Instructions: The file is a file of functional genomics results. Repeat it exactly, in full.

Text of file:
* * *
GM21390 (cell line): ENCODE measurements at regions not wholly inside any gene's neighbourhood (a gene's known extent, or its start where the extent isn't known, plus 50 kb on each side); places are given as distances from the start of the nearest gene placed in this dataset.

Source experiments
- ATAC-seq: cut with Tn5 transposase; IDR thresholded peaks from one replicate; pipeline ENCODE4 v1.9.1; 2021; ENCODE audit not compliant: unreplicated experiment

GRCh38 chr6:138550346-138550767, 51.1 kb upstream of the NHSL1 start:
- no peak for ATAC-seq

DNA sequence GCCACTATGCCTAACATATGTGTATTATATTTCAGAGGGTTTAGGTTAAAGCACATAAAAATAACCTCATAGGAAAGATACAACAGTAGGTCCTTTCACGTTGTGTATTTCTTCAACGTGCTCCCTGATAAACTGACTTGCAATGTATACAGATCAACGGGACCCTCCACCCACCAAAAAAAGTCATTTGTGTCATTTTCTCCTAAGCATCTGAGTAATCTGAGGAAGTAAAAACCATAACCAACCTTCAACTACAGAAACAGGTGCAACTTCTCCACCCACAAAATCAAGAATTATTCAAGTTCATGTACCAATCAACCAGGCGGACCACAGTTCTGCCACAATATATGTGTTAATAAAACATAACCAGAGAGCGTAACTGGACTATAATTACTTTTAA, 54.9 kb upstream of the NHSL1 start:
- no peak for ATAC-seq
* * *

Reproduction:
GM21390 (cell line): ENCODE measurements at regions not wholly inside any gene's neighbourhood (a gene's known extent, or its start where the extent isn't known, plus 50 kb on each side); places are given as distances from the start of the nearest gene placed in this dataset.

Source experiments
- ATAC-seq: cut with Tn5 transposase; IDR thresholded peaks from one replicate; pipeline ENCODE4 v1.9.1; 2021; ENCODE audit not compliant: unreplicated experiment

GRCh38 chr6:138550346-138550767, 51.1 kb upstream of the NHSL1 start:
- no peak for ATAC-seq

DNA sequence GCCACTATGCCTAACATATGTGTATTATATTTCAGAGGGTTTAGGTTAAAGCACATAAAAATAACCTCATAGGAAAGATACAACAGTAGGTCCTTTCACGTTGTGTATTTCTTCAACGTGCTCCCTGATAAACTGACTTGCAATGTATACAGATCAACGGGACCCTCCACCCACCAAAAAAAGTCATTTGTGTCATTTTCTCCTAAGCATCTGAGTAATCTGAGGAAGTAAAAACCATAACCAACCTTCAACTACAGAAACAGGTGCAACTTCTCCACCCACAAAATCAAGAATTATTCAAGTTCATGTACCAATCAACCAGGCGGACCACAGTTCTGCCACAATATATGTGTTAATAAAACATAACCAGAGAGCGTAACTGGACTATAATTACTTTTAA, 54.9 kb upstream of the NHSL1 start:
- no peak for ATAC-seq